British Comics: A Cultural History

By Purdue, Aw | Times Higher Education, January 19, 2012 | Go to article overview

British Comics: A Cultural History


Purdue, Aw, Times Higher Education


British Comics: A Cultural History. By James Chapman. Reaktion Books, 304pp, Pounds 25.00. ISBN 9781861898555. Published 21 November 2011

Most of us with fond memories of what we read as children or young adolescents will feel some trepidation as the comic becomes the object of academic study, and be aghast at the prospect of Korky the Cat or Desperate Dan being subjected to semiotic or linguistic analysis. Thankfully, this is not James Chapman's approach, for this authority on popular culture admires his subject. His book leaves us able to enjoy our Rupert the Bear Annual or back copies of Jackie, and he is interested "not so much in the evaluation of comics as an art form, but rather to understand what comics can tell us about society".

What, exactly, is a comic? The word suggests that a comic is funny or humorous, and many will think immediately of The Beano or The Dandy, but Chapman's wide umbrella covers adventure comics, those devoted to warfare, the horror comics that caused a moral panic in the 1950s, and the satirical Viz. The "comic strip" is a sequential cartoon with words, but Chapman includes long-running "comics" such as Adventure and Wizard that for much of their existence consisted of long prose stories. The archetypal comic is meant for children, but the first comics in the UK were meant to provide leisure reading for adults, while some of the most famous strips have had their home in daily newspapers, as with the Daily Mirror's Jane, who progressively shed her clothes in aid of popular morale during the Second World War. Chapman discusses this wide range of popular reading with encyclopaedic knowledge, and demonstrates how the prose story gradually gave way to the comic strip, how the provision of light and ephemeral reading became a major industry during the inter-war period, and how the character of comics changed along with social mores.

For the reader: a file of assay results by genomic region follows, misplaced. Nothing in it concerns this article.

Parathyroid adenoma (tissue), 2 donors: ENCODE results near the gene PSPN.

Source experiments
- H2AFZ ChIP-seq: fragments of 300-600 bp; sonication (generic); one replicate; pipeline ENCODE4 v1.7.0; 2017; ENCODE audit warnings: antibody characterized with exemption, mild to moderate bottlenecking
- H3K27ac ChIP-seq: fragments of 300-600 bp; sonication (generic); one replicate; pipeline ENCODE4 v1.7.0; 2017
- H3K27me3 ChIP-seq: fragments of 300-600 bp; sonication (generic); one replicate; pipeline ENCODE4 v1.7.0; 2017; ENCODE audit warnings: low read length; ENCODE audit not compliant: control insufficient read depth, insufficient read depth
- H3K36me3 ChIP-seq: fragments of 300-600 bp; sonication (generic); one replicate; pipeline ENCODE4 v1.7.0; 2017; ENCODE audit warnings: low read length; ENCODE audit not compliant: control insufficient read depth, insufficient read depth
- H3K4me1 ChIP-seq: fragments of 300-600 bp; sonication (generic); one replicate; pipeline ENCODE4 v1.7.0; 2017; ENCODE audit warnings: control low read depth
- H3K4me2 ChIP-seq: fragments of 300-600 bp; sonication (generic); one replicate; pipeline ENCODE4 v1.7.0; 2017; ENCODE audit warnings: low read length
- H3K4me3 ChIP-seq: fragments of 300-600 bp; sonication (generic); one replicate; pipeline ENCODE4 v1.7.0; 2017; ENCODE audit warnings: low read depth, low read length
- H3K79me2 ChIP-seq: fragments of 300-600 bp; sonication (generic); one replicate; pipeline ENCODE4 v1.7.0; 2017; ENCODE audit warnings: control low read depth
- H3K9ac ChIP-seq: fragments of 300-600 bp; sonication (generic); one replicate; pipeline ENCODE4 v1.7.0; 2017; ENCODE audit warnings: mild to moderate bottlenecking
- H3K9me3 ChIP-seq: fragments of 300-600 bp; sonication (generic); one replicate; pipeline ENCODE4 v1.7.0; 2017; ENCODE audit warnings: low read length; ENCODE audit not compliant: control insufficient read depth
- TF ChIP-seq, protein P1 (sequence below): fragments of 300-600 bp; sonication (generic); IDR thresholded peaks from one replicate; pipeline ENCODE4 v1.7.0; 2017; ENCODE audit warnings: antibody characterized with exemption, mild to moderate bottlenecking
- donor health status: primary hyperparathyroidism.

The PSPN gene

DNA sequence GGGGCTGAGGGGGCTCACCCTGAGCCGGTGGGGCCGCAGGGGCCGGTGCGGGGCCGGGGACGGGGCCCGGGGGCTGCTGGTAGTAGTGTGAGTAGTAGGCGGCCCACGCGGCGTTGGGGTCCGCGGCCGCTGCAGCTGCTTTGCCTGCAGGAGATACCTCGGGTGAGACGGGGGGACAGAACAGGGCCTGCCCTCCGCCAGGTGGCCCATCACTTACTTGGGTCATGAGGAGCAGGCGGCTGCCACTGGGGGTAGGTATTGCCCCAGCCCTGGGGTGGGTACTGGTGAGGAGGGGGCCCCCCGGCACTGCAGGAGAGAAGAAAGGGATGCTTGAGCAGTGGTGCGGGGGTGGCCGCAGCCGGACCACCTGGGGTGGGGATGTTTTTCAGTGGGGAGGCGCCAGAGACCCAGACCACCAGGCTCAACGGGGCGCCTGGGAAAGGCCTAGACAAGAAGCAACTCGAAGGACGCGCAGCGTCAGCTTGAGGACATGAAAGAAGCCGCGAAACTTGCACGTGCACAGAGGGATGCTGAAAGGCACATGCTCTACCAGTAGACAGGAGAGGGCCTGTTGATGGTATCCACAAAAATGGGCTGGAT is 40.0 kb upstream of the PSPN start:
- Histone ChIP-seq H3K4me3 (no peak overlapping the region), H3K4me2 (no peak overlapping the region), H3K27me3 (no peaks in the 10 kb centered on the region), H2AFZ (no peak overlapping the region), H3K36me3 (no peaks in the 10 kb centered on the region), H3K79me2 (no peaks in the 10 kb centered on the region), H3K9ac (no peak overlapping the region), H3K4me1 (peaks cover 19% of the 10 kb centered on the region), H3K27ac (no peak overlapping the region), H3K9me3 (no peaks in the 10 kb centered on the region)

Much of the early academic work on popular culture saw it as an agent of social control, inculcating attitudes and beliefs calculated to help preserve the status quo, but most comics simply asserted the "common sense" of their time in their support for traditional gender roles, patriotism and the Empire. …

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